How to love networking, deal with competent jerks and inspire change
October 18, 2017
A Rotman researcher explores the significance of organizational networks
The students in Professor Tiziana Casciaro’s classes deal with some of today’s toughest management problems.
Each semester, Casciaro, who teaches in the MBA and the Initiative for Women in Business programs at Rotman, challenges her students to consider very complicated cases: how would they manage an employee who does excellent work, but constantly offends and alienates coworkers? Where would they begin if they had to upgrade or tweak operations at an organization that is very resistant to change?
Ultimately, her students are learning hard lessons about the importance and the complexities of the social networks that arise at work.
“No one can do it alone and our students are no exception. Whether they become entrepreneurs or climb the corporate ladder, their success will depend on others. That’s why it’s so crucial that they shape and structure their network so that they can benefit from the experience, knowledge and support of others.”
Casciaro, who is a professor of Organizational Behaviour and HR Management and the Jim Fisher Professor in Leadership Development, is an authority when it comes to organizational networks.
“My research is not about quick fixes or tactical tips. It’s about getting at the root of problems so that we can arrive at meaningful solutions”
—Tiziana Casciaro, Jim Fisher Professor in Leadership Development, Organizational Behaviour and Human Resource Management
Through her research, she strives to better understand workplace interactions, the great agents of change, networking and power dynamics in corporate settings. Because her academic findings are rooted in data — including human resources and archival data, and information she’s collected through surveys and social experiments — she’s able to offer some robust theories on management best practices that are applicable across a range of settings.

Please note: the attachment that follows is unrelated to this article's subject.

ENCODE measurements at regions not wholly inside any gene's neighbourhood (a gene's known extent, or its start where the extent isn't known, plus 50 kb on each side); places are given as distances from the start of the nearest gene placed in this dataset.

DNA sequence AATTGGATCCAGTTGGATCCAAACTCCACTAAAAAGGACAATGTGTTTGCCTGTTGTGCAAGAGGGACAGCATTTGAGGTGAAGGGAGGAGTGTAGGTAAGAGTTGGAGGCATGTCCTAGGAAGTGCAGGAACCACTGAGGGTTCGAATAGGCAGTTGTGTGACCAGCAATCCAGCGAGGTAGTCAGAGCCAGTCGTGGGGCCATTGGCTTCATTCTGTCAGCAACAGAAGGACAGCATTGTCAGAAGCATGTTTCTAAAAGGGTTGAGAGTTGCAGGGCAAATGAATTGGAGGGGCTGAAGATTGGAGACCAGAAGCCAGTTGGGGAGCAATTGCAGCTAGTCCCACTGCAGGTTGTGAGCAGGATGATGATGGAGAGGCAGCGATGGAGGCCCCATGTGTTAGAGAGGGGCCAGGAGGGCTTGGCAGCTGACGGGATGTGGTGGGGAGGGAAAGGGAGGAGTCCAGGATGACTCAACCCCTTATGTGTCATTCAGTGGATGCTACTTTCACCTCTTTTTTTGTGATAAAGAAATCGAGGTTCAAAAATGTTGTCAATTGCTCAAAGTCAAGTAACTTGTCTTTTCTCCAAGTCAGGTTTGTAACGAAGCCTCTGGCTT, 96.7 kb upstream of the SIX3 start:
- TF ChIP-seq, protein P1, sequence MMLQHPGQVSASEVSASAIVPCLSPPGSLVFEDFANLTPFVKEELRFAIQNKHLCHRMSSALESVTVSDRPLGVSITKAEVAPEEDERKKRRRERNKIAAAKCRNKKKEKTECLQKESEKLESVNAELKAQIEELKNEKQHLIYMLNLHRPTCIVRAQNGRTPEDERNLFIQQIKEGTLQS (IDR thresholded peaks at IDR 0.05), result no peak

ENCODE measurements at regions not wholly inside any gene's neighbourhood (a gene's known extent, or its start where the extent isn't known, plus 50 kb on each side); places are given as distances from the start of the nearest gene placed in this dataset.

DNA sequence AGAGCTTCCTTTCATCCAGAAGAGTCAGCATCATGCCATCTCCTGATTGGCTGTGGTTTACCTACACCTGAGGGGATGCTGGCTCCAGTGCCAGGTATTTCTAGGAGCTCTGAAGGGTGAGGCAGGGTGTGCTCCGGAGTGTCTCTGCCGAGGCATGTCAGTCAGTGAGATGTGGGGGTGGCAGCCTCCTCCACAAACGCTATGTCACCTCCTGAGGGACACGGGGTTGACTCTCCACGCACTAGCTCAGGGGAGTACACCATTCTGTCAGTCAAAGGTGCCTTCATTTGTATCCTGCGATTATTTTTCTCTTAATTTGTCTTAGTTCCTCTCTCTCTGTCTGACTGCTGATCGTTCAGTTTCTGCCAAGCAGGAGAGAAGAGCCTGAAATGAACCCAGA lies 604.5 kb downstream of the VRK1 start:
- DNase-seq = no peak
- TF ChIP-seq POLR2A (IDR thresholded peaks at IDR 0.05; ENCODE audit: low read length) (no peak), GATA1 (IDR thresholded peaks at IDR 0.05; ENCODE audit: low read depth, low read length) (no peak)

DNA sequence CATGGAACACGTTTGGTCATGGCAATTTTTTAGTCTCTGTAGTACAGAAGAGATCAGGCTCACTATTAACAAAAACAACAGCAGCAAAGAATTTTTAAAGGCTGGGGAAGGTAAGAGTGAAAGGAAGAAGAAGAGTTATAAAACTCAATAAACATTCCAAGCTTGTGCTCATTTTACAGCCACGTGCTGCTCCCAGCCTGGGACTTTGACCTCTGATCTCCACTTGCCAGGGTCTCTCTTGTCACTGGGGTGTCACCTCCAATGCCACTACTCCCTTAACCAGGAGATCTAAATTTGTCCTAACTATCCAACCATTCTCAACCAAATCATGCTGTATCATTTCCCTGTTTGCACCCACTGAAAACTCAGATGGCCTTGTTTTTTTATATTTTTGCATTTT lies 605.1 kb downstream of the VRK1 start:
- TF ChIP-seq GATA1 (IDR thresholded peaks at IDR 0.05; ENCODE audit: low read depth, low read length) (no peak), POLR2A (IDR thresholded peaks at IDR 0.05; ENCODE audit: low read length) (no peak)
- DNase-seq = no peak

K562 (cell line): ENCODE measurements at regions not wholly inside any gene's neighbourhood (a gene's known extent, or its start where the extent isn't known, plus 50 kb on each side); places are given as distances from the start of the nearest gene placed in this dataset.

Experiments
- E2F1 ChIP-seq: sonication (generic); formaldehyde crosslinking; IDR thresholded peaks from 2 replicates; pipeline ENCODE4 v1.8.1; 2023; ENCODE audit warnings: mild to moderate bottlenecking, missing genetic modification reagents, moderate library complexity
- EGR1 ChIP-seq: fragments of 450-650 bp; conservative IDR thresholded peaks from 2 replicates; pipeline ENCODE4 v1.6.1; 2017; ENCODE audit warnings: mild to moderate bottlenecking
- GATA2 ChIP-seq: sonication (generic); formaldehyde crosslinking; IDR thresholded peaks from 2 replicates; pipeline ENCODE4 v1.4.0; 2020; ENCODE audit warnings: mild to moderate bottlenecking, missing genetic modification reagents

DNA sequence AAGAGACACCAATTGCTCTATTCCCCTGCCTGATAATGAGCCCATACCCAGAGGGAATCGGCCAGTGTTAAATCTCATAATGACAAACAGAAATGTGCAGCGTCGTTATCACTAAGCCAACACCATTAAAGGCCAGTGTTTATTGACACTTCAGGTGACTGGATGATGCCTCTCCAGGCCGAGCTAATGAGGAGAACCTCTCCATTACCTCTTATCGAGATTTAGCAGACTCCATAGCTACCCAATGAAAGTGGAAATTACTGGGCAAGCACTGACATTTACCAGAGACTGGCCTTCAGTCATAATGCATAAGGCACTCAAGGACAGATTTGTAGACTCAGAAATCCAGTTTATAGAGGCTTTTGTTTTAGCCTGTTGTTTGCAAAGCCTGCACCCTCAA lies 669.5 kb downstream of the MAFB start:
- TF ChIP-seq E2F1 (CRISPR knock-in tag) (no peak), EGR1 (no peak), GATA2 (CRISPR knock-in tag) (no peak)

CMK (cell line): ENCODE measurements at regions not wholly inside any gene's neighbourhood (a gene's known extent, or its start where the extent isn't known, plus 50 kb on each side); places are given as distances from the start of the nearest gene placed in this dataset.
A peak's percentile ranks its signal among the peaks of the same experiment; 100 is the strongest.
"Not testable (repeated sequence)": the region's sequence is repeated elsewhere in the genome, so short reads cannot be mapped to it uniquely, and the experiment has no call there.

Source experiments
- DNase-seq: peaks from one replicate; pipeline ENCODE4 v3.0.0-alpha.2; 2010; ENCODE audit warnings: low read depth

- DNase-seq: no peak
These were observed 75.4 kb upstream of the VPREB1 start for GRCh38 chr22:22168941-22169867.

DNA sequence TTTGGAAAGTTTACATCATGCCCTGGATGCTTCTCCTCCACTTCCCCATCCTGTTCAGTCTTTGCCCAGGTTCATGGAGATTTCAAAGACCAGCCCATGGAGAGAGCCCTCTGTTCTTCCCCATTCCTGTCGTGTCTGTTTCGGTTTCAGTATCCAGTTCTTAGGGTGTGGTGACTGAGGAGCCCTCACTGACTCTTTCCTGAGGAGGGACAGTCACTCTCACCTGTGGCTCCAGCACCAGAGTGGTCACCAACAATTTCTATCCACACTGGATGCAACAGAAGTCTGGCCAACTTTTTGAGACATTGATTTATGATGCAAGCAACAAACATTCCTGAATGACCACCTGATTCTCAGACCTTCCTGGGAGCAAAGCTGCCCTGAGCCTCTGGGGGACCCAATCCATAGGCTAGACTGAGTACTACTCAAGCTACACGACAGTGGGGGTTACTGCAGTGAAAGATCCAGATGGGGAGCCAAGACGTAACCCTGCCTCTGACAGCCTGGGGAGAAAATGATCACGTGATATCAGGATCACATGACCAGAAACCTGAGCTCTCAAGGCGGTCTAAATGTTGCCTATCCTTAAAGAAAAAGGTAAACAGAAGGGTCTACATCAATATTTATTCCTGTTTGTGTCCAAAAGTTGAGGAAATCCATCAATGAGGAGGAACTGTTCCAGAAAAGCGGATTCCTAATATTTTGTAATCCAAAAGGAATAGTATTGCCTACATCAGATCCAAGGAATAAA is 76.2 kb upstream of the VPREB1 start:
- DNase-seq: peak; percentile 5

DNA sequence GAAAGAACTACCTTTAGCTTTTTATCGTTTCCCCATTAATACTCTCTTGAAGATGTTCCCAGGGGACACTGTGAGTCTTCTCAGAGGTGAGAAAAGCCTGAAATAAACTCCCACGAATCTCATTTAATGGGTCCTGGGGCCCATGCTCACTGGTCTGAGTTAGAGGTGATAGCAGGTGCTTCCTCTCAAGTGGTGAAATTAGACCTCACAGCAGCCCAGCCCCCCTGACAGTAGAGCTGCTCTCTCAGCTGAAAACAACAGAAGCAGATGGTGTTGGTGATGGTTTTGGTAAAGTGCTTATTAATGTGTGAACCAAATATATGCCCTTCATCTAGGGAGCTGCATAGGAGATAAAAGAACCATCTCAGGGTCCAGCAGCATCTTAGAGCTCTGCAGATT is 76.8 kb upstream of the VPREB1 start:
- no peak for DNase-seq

“My research is not about quick fixes or tactical tips. It’s about getting at the root of problems so that we can arrive at meaningful solutions.”
For instance, with her research on networking, which she summarized for non-academic readers in a 2016 Harvard Business Review article, she puts her findings into context, so that working professionals can reframe their views on networking.
“For most of us, networking can make us feel dirty or exploitative,” she says. “To correct that feeling, we need to change our mindset about networking. Instead of thinking of it as a necessary evil and a one-way flow of knowledge, we should see networking as an opportunity to learn and to contribute to others’ learning. That mindset will make our interactions with contacts more meaningful and energizing.”
In another Harvard Business Review article, she used her published research to explain how employees and managers choose the people they work with and potential issues that arise from these decisions. For instance, though most of us prefer to work with people who are both capable and warm, Casciaro considers how managers might handle ‘competent jerks’ or ‘lovable fools’ and provides advice, based on what’s she’s observed in the data.
Whether it’s in her teaching or writing, Casciaro tries to bring concepts from her research to life for her students and the managers she advises.
“At the heart of it, I hope my research and lectures can bring it all together for them. I want them to know how they should be thinking about the dilemmas they’ll come up against in their professional lives.”
Written by Rebecca Cheung | More Rotman Insights »